Cheonmachong is a 5-6th-century CE royal tomb of the ancient Silla kingdom of Korea located at the Daereungwon Tomb Complex in Gyeongju. It is popularly known as the 'Heavenly Horse Tomb' because of a painting of that animal on a birch-bark saddle-flap found within it. There were over 140 other treasures inside which included a magnificent gold crown, gold jewellery, a gold girdle, and a blue glass cup. Several items from the tomb feature on the official list of National Treasures of Korea.
The tomb was excavated in 1973 CE at Gyeongju the former capital of the Silla kingdom then known as Geumseong or Seorabol. The Silla kingdom ruled the south-eastern portion of Korea between the 1st century BCE and 7th century CE. It would then go on to control the whole peninsula from 668 to 935 CE. Unlike in some other Silla mound tombs, there is no inscription plaque inside it to indicate exactly who the occupant was, but the richness of the artefacts within it and the presence of a gold crown would suggest it is the tomb of a Silla king. The tomb chamber is wood-lined and was covered in a stone mound with layers of clay set between the stones to make the tomb waterproof. Then the whole was covered in an earth mound, leaving no access point. This meant that the tomb did not suffer looting like many other Korean tombs of the Three Kingdoms period which had horizontal entrance passages. The tomb measures 12.7 metres in height and has a diameter of 47 metres.
The Gold Crown
The gold crown found in the tomb, like those from other Silla tombs, is composed of three parts which may have been intended to be worn all together. However, their location in three separate parts of this tomb may indicate that was not the case. The three elements are a diadem, gold cap, and wing-like appendages, presumably to be fitted into the cap. It is not clear whether the crown was meant to be worn, with some scholars suggesting it too delicate and others pointing out wear and tear marks on them which suggest they were used by the occupant when alive.
The diadem is fitted with tall upright antlers (at the sides) and tree-like formations with U-shaped branches (at the front), which indicate a link with Scytho-Siberian shamanism. Made of thin pieces of cut sheet-gold they are embellished with granulation, punched dots, rivetting, filigree, and suspended disks or spangles. The crown is 32.5 cm high and is the most lavishly decorated of all the Silla crowns so far found. It has pendants of twisted gold ending in 58 crescent-shaped jade pendants known as gogok in Korean and very similar to those found in ancient Japan where they are called magatama; they symbolise new life. Two gold chain pendants hang from either side of the crown and end in a three-dimensional pointed-leaf shape. They both have leaf-shaped spangles and an extra addition of gold bunched leaves and spangles at the top much like Silla earrings in design. The crown is number 188 on the official list of National Treasures of Korea.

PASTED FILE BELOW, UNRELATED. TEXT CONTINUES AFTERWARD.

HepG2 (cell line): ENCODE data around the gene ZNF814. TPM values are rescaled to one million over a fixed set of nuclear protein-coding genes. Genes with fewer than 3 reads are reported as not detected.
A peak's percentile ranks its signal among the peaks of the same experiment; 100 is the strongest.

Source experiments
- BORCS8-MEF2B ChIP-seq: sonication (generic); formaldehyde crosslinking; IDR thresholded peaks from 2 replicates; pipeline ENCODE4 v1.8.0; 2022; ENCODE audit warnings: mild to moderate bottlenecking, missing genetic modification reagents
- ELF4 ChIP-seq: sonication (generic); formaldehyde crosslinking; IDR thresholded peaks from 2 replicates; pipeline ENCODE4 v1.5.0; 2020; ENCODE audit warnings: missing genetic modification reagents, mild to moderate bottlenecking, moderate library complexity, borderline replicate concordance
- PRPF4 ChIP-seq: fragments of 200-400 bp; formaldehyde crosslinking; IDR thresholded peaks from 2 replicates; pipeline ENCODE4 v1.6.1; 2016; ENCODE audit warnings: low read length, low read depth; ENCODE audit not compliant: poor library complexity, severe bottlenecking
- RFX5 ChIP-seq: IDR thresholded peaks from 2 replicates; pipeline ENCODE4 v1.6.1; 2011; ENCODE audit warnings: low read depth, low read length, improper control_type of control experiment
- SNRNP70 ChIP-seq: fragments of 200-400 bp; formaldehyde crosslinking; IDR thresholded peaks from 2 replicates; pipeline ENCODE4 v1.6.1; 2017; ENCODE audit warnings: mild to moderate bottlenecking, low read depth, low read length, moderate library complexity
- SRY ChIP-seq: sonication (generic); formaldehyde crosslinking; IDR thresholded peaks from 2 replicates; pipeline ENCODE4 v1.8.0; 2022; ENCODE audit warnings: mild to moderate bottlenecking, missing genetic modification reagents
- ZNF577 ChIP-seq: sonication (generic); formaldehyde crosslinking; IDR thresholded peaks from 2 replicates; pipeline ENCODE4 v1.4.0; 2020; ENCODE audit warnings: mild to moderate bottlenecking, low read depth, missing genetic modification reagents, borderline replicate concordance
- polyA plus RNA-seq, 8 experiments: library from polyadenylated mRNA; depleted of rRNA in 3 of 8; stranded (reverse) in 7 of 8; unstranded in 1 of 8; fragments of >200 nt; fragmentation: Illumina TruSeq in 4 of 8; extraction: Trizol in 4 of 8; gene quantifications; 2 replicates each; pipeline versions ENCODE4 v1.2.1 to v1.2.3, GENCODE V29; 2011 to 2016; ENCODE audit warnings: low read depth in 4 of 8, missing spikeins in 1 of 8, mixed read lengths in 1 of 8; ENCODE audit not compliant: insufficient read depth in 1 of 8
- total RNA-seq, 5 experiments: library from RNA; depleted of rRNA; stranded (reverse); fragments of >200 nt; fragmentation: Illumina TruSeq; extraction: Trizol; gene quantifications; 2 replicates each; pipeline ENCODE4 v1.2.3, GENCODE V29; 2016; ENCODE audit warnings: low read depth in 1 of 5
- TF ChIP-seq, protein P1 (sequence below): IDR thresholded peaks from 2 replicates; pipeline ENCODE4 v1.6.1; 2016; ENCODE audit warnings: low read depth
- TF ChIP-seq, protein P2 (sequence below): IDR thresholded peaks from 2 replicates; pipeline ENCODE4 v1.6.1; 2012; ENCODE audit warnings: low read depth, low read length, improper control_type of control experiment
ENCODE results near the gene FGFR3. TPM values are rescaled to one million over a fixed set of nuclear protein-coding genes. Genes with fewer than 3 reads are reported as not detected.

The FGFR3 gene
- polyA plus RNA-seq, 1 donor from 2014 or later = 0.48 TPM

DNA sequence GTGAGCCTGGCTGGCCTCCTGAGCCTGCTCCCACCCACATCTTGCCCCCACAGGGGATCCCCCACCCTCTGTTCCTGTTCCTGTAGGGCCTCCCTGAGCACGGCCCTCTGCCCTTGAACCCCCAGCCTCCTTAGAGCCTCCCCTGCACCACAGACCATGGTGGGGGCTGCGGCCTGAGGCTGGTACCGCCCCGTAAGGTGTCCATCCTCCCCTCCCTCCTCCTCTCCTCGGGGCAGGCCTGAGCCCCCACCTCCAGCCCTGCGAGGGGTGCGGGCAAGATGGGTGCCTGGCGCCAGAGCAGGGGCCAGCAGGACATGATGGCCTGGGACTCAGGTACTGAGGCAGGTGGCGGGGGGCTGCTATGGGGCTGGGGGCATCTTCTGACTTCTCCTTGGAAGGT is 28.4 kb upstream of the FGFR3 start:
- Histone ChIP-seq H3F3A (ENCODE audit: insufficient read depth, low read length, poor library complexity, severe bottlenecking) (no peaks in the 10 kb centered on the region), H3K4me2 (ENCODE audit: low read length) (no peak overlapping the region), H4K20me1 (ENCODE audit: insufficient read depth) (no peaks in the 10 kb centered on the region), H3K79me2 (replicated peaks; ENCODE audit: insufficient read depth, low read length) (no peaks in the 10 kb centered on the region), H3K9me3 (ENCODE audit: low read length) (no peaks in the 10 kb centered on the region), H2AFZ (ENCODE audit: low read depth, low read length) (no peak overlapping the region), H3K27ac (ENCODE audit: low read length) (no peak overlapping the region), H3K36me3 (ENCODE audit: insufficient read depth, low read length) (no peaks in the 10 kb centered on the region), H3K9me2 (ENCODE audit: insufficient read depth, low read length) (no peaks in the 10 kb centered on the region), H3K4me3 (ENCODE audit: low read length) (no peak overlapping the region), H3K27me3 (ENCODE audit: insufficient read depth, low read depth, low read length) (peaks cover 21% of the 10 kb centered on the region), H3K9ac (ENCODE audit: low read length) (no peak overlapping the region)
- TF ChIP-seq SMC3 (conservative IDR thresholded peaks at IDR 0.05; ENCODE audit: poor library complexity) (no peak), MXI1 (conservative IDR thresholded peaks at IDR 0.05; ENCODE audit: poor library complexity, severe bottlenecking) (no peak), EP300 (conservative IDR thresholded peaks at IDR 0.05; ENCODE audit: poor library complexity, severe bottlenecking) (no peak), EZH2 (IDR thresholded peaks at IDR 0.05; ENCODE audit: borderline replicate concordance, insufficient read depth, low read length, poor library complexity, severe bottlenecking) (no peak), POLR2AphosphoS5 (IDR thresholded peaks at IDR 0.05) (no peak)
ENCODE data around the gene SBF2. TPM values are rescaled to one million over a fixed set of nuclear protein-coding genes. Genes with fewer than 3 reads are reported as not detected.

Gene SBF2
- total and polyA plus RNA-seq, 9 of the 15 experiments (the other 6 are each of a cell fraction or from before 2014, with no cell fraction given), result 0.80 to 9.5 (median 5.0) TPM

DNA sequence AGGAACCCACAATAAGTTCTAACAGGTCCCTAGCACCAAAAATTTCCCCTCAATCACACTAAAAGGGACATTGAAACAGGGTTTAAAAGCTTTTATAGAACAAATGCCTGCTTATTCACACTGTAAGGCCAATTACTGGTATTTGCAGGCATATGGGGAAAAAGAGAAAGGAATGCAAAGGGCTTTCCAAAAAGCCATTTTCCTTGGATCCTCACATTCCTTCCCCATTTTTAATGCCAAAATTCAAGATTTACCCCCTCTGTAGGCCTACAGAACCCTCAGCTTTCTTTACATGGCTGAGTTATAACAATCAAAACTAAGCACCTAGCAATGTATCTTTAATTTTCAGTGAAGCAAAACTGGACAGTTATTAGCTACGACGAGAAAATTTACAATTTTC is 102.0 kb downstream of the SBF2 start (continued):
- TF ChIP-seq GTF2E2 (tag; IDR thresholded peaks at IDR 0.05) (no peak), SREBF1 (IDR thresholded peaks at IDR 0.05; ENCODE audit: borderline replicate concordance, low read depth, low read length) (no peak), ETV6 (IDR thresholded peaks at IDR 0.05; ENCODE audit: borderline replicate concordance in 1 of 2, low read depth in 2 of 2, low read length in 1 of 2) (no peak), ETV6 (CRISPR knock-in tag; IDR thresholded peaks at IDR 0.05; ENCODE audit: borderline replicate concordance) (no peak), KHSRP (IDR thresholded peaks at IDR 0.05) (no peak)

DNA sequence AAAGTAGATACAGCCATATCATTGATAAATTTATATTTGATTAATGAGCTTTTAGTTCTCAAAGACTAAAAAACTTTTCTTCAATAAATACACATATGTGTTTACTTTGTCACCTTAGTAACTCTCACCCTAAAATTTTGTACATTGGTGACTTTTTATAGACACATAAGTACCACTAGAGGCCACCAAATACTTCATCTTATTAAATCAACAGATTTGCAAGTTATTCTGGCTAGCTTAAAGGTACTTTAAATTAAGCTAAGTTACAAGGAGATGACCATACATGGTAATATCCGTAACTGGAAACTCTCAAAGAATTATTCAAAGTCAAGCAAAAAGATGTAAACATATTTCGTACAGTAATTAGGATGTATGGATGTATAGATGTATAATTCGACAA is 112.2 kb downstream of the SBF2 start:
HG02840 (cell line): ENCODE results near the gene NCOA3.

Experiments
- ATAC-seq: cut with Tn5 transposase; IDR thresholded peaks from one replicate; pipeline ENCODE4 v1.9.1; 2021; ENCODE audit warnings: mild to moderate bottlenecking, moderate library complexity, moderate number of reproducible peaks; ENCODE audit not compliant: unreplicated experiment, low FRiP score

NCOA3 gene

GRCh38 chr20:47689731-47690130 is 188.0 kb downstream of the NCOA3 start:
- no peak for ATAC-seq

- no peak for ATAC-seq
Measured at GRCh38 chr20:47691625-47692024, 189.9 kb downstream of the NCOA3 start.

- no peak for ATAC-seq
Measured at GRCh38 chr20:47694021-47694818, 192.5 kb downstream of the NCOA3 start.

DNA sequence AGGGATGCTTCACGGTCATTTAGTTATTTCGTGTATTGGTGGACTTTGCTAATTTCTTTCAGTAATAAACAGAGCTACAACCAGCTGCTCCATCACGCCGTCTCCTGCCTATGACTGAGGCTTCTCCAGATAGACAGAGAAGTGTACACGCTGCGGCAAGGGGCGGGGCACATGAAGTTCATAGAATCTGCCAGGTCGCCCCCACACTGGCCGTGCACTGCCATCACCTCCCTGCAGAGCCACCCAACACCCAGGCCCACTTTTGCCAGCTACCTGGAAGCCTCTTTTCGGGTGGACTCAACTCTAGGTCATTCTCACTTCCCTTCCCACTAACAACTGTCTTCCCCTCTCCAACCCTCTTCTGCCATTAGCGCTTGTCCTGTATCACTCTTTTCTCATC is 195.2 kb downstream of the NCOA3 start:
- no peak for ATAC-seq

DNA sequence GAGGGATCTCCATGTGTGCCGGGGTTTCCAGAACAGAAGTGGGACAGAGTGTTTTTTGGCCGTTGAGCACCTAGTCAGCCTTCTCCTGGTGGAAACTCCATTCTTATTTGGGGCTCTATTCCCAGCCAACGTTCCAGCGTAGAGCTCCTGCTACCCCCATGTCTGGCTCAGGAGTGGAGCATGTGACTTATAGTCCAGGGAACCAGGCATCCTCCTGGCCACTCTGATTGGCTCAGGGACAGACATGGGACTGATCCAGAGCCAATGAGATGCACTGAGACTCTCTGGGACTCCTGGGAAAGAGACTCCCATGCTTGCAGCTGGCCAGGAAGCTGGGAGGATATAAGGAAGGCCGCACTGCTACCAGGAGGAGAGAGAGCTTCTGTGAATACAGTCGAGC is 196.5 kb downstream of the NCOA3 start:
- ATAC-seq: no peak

The gold cap, another National Treasure (no. 189), is around 18 cm in height and made from four separate gold sheets which display various intricate openwork patterns. The sheets are joined together by gold rivets and wiring while the rim has decorative punched holes. The wing-like parts of the ensemble, two individual pieces, may represent bird's wings which were potent symbols of Korean shamanism as they symbolised flight in the spiritual world. One wing is made from three gold sheets, measures 45 cm across, and is decorated with over 400 tiny spangles individually attached with gold wire. The second wing piece resembles an angel with spread wings, measures 21.5 x 22 cm, and is similarly decorated with spangles and embossed circles along its edges.
The Heavenly Horse
Horses had long been of importance in ancient Korean culture. Traditionally the peninsula was considered to have been first settled by horse-riders from the north, and many tombs contain horse trappings. Horses were also an export to Korea's major trading partner China over the centuries. A horse was sacrificed with the king of this tomb and a birch-bark flap on its saddle is painted with a figure of a white winged horse which has given the tomb its popular name of the 'Heavenly Horse Tomb'. The horse is painted in full gallop with flaring mane and tail. It also has curious crescent-shaped markings on its body which some scholars link to inlaid jades from Scythia. It is one of the earliest paintings of ancient Korea. Other saddle flaps in the tomb, carefully stored in a wooden chest, are similarly painted but this time with horsemen and one with a phoenix.
The occupant of the tomb was placed in a wood coffin which was laid on a stone platform. Inside was a sword, the gold diadem of the crown, and the body wore gilt-bronze openwork shoes and various jewellery items – earrings, rings, bracelets, and a magnificent gold girdle. The girdle, another National Treasure (no. 190), measures 125 cm and has 13 pendants, the longest being 73.5 cm long. The belt has dragon carvings decoration and consists of 44 thin joined gold plates with a buckle and tongue at each end. The gold pendants are miniature representations of tools and items perhaps worn by state officials, a tradition probably based on the practice of nomadic tribes-people wearing real tool belts. The pendants include tweezers, a small knife, two writing tablets, a fish, a perfume bottle, two jade gogok, and a weight. Finally, outside the coffin and stored in a chest were various horse trappings, bronze bowls and cups, glass beads, lacquer work, and pottery.
This content was made possible with generous support from the British Korean Society.